Very interesting topic and comments! I haven’t had much personal struggle with this type of resistance but I’ve had a question around this issue that I could not find a good answer to for a while. I work with people from different communities and a tendency to dwell on unhappy events, even if they happened long time ago has been very puzzling to me. For example for several years now I hear people having huge family and even community gatherings when someone passes away. Then family members continue to feel depressed and talk about the death of this person for years and years. I couldn’t understand why anyone would “choose” to be affected by the past for such long time. At the same time I’ve never heard a happy event like the birth of a child or a wedding being the reason for such a gathering or celebration. Needless to say that the members of these communities have lots of issues around depression, alcohol and drug abuse etc. It’s almost like a community “emotional cultural distortion”. Not being able to let go and resisting the sadness or the fear or whatever the unpleasant emotion may have been just suddenly fits this picture perfectly. It’s like people are stuck in “I don’t want to feel the pain” and keep on feeling it none the less.
    I feel like the next time I interact with someone who is still in the grip of a sad event I will suggest that he/she allow to fully experience the emotion and see if this would help them get over it. Unfortunately most of these people are not big readers, so it’s unlikely that they would benefit from a recommendation to read any of the books mentioned above.
    Such great idea! I can’t wait to see if I can help someone feel better!

  • Neha Wasnik says:

    Hey Jeanette,
    I practice the law myself and I am sometimes wondering how do I let my instincts or intuition of something ahead in life or existing in present come into reality as I am living? I can sense something that is about to take place like for eg my business profits are gonna soar high and it happens too but how to I make it realise in life without the anxiety of not knowing when ?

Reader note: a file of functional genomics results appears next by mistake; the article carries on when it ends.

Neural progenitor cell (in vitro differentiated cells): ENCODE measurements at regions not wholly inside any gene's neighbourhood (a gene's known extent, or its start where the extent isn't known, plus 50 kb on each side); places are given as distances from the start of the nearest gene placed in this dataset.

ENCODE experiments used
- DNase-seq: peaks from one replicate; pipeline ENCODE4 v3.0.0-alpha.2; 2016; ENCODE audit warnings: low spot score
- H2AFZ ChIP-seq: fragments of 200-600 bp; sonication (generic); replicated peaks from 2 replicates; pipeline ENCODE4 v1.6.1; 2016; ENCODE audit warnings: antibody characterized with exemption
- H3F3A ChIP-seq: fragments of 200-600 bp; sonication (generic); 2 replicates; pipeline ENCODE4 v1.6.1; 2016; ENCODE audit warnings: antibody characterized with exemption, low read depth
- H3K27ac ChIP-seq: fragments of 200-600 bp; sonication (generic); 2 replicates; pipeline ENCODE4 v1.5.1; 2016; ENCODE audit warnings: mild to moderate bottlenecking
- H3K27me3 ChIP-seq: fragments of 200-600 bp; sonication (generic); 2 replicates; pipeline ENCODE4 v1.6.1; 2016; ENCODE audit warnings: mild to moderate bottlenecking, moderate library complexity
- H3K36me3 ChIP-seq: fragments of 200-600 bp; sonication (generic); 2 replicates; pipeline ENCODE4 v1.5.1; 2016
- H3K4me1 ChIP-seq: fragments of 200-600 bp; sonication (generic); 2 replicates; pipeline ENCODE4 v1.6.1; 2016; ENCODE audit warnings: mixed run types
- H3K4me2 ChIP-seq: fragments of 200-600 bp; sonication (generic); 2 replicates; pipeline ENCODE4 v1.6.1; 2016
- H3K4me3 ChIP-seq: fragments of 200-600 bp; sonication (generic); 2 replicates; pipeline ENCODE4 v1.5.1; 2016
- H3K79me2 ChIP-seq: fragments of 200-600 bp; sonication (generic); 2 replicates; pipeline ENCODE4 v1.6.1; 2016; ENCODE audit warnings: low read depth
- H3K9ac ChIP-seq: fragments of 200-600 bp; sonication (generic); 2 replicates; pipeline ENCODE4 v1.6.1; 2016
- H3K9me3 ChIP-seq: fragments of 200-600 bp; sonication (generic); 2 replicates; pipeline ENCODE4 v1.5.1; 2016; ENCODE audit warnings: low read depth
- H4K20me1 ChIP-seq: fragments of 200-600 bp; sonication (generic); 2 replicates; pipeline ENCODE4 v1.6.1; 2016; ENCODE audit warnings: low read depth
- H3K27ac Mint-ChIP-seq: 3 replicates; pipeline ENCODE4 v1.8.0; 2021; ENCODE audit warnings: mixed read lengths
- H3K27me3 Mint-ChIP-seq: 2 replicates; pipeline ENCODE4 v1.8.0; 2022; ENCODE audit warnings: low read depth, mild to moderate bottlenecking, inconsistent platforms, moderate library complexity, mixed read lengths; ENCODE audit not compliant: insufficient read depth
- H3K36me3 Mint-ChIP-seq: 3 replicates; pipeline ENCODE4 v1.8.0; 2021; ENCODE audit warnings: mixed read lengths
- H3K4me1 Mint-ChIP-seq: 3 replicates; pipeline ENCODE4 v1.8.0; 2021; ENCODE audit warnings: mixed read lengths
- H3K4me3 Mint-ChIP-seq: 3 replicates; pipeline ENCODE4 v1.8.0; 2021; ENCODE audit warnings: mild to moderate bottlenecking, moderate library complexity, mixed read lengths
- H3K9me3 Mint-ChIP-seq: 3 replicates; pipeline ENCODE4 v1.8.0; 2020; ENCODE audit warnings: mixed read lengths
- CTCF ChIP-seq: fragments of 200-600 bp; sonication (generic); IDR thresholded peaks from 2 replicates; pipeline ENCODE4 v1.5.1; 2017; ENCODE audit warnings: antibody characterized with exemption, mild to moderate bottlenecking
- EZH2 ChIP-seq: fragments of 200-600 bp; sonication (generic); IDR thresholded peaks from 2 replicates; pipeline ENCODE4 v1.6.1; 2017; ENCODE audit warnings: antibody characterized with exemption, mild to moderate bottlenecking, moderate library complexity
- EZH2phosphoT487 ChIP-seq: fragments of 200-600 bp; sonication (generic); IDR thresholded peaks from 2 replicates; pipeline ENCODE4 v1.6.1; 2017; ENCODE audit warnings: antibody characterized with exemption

• Janette says:

    Holy Toledo!!!
    After my comment above, I went ahead and used Tom’s technique on that ancient terror, which I was pretty sure first showed up when I was around 7 years old.
    During the process, it really really hurt – intense, physical choking pain – and I haven’t sobbed like that for years. It was difficult at first not to resist, but I allowed it to flow through me, even having that feeling of “OMG nobody has EVER felt this bad in the history of the world”… and once I let go, it moved through me so fast!
    I kid you not, it took less than 10 minutes from start to finish – and half a box of tissues, LOL!!! – but that old fear has GONE. I feel nothing but peace when I reflect on the triggering event and the subsequent chain of emotions and beliefs that had me so stuck.
    From experience, I know that in another few days I’ll struggle to remember what it was all about, and the only record will be what I journalled immediately afterwards.
    There is an immense difference between dwelling on past troubles, and feeling them fully. Conscious thought had nothing to offer me. I needed to heal my heart, and while that old stuff was still hiding there, I couldn’t. Now I feel utterly liberated!!
    And I’m patting myself on the back for manifesting you reminding me about Tom’s work!! Heheheheh.

  • Jessica says:

    Just a quick note before I go off to bed… can’t wait to come back and read the comments!